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Brazilian Couple Denied the Right to Give Child an African-Inspired Name


Cizinho Afreeka, wife Jéssica Juliana, and child Makeda

Brazilian officials have denied a couple requesting to register their newborn with an African-inspired name because they fear the name could be embarrassing in the future.

A Black Brazilian couple gave birth to a baby girl on March 16 in the western zone of Rio de Janeiro. Since the child’s birth, the country’s registry has denied Cizinho Afreeka and his wife Jéssica Juliana the chance to name their child Makeda Foluke — meaning “grandiose that is at the care of God.”

The name cannot be placed on the birth certificate due to concerns raised from country officials, reports Brazilian TV network R7.

The parents say the name is a combination of East and West African languages. Makeda originates from what Ethiopians have called the rainha de Sabá, or Queen of Sheba. Foluke is a west African Yoruba name.

The local registry of the 2nd district of São João de Meriti claim the name would bring the child future distress and hardships because her name is foreign sounding.

“It’s a form of racism that takes place in Brazil: the racism of subtleties. It should be very natural a man and a Black woman adopting an African name, as the country is made up of three races. It is difficult to prove. Only those in this skin is knows,” said 44-year-old Cizinho Afreeka.

According to the Brazilian Internal Affairs Division of the Court of Rio, the registration office submitted a charge of procedure of doubt to a judge. This means that the registration office believed that the parents were not making a sound decision that would best suit the child. So they took matters into their own hands. The registration office recommended that the parents add a Portuguese name to the first name in order to make her life easier.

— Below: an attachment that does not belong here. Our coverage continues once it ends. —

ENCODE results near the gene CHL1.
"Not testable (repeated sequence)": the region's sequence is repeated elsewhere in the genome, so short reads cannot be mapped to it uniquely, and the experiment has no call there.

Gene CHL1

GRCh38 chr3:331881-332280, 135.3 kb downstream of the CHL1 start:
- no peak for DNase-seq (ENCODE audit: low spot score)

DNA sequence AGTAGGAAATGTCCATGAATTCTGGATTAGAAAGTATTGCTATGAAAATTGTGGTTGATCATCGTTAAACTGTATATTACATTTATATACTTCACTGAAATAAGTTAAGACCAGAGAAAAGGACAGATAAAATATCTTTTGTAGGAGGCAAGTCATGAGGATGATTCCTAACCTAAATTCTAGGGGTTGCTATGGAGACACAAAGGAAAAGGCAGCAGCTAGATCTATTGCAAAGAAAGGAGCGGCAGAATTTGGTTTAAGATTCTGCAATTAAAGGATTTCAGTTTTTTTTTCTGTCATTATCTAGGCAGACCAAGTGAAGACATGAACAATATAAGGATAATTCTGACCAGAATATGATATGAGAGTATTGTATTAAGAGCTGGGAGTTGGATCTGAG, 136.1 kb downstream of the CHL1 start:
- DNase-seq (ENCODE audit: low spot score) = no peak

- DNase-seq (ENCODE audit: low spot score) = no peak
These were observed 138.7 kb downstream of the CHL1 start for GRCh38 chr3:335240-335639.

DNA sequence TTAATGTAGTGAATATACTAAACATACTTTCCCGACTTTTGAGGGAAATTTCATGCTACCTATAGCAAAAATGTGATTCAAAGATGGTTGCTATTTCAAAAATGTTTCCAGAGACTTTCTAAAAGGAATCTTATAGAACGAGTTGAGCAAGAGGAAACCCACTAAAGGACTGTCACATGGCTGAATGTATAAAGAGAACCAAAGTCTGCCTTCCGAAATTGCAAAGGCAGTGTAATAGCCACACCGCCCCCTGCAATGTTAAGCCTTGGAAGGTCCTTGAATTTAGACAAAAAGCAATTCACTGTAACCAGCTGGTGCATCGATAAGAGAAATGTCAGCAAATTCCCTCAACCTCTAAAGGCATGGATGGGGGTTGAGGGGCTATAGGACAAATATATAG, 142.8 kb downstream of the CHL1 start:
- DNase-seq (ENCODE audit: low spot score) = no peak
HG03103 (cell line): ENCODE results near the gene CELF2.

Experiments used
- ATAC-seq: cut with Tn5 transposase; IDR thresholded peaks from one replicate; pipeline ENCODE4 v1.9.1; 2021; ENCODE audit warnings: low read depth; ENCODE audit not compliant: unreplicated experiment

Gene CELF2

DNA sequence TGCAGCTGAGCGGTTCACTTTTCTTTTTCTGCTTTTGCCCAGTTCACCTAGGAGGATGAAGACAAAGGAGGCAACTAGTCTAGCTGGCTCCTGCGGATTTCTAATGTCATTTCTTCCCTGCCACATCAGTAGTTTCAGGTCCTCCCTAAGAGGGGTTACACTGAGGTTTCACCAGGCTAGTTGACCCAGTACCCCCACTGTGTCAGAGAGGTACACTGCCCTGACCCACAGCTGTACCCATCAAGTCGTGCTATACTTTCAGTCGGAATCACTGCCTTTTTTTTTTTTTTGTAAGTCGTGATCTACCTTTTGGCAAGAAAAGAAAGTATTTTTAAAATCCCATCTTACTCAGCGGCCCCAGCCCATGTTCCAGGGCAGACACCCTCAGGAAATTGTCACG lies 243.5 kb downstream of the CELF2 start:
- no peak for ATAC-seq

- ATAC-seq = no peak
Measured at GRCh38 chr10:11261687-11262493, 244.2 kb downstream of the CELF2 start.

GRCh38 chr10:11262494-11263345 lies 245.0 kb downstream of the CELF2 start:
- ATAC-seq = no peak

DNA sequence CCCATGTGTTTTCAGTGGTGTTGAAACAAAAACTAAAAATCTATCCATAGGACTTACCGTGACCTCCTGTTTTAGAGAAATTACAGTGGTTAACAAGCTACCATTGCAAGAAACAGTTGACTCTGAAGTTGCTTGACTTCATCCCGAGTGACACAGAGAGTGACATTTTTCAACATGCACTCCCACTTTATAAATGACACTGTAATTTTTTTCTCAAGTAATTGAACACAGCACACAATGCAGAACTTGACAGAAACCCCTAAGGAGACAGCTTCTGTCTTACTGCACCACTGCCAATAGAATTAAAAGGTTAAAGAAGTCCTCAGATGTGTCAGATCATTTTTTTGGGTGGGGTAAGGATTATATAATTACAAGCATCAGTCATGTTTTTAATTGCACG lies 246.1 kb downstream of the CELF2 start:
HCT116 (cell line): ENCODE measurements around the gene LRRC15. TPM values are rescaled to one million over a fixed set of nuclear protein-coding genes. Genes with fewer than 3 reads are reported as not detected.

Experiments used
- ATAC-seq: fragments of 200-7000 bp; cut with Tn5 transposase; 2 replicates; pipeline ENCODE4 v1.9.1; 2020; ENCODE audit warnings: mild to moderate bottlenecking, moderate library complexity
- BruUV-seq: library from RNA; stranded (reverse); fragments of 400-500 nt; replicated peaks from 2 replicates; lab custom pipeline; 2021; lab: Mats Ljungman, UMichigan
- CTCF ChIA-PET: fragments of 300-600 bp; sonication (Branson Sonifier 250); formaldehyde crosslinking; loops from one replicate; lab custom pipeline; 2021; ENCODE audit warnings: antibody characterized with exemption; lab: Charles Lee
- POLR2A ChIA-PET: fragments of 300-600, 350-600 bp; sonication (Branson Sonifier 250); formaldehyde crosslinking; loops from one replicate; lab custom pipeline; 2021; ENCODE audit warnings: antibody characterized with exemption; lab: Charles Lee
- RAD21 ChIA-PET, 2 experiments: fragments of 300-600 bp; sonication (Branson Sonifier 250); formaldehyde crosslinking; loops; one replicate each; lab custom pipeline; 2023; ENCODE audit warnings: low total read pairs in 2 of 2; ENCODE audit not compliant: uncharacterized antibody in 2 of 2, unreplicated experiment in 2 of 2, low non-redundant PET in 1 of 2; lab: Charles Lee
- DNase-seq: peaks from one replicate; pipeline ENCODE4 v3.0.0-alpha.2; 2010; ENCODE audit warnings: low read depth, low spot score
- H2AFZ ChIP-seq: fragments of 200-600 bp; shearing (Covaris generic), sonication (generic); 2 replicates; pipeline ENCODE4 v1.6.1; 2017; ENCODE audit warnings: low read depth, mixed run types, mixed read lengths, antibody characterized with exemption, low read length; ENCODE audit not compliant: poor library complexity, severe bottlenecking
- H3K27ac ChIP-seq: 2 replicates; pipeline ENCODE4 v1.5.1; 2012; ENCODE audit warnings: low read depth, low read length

“We decided together quite in early in the pregnancy and we came to call her Makeda. Family and friends already speak naturally because we were inserting this. What’s the problem with naming her Makeda if they register so many European names,” said Jéssica Juliana.

The Internal Affairs Division concluded that the pronunciation was the main factor. According to them the name makes no sense in Portuguese which “could provide possible future racism and bullying for the person in social life.” They suggested changing the name to Ana Maria Makeda or something along the lines of that.

Luiz Fernando, a civil registration official, said, “The procedure is necessary with any name that can be used to leave the child in a vexatious situation or bullying. You have to filter. These procedures are normal, no one refused to do the registration.”

This event is one of many where Black people in the country have been denied access to their African roots.

360 Nobs reported that the family is taking legal action. At the moment the child’s parents have appealed to a judge to see if they can officially give her the African name they intended.

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